The robots of the 21st century (I would call them “modern” robots) are rapidly expanding in scope. The first personal robot emerged in 2002 to vacuum floors. Designers were giving robots personality. All constraints are off, and robots are expanding in scope, personality, and effectiveness. This article is examining how.
Read more history here and here.
Robotics in 2010:
Robots a decade ago were either toys thrown at hard problems or simple agents thrown at toy problems. The former showcased how far we have to come and the latter highlighted the potential for autonomy to solve simple problems.
Take this example of the DARPA Grand Challenge (autonomous cars in the desert 2004, 2005; wrote more about self-driving cars here).
The multi-agent ground robotics competition (MAGIC) was a nationwide research push. Now, UC Berkeley has its own local delivery robot fleet (they’re cute, a little reckless, and collecting a very valuable local transit dataset).
This was also the year(s) of First Robotics Competitions from NASA. This competition scaled down to grade-schoolers like myself and served as an introduction to robotics.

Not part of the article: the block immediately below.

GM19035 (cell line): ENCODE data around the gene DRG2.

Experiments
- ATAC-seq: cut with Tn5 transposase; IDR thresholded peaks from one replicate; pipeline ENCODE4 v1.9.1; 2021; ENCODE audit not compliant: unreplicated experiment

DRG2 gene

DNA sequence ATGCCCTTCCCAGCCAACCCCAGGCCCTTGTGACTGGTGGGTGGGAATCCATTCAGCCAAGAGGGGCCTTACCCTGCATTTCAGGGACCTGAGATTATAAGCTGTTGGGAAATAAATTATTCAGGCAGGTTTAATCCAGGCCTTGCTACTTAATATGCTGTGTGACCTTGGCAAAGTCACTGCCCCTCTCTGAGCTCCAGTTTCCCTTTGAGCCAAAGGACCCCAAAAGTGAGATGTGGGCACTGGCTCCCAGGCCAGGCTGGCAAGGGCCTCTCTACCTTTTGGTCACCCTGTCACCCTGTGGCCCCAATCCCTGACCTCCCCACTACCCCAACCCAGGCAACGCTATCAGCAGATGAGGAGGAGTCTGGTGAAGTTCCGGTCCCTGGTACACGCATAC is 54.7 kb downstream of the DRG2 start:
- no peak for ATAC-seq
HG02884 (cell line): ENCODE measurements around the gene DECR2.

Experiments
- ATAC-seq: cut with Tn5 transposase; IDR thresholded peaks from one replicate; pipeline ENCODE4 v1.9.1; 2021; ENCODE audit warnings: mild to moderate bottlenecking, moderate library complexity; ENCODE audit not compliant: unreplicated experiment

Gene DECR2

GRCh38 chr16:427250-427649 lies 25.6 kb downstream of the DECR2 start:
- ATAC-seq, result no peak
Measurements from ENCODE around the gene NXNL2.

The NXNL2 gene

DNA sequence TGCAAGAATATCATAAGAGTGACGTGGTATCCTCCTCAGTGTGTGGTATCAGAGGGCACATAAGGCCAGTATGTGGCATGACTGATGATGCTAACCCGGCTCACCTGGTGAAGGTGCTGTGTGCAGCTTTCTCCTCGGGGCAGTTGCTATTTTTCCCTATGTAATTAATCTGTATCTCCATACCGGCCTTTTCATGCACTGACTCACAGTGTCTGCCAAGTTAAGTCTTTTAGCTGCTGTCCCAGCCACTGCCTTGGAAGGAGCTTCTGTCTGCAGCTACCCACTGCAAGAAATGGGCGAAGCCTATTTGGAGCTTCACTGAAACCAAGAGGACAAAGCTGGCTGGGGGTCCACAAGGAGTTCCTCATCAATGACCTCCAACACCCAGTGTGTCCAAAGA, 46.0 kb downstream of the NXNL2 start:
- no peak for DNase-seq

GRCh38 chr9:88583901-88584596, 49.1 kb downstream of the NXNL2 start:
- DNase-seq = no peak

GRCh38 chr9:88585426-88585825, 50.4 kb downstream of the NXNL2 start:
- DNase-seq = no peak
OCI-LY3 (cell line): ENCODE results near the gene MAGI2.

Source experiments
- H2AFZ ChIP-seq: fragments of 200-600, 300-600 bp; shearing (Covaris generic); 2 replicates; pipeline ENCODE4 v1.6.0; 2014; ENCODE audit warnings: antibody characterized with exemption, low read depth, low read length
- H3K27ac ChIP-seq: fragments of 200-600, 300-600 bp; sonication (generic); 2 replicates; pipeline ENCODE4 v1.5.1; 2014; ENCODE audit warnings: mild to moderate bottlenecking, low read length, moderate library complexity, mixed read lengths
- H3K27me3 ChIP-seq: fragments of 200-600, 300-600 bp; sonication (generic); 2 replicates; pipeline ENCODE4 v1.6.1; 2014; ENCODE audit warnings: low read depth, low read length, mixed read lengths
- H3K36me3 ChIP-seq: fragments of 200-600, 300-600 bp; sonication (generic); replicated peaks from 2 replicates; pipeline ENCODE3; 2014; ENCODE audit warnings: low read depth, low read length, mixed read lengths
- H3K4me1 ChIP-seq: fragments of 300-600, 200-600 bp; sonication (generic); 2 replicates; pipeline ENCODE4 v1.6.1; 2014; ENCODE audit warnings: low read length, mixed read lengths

We had Robonaut, which was cool but not super useful, and a lot more. Robots a decade ago are not impressive to look back on because of the rate of progress. A decade of technological progress is hard to predict, and exponential, so the past gets rapidly dwarfed.
Everyone wants personal robots for housekeeping. It’s a question I get all the time. It’s fun to retort that there is already a financially stable, consumer robot company doing this - iRobot.
They make the Roomba. State-of-the-art as the robotics researchers would say.
That is where home robots are right now and where they have been for years. Although, now we also have high-speed pick and place robots accelerating manufacturing (founded by a Berkeley AI Research member, Professor Abbeel). This was not remotely possible a decade ago (see this paper). This application is automation in a controlled environment.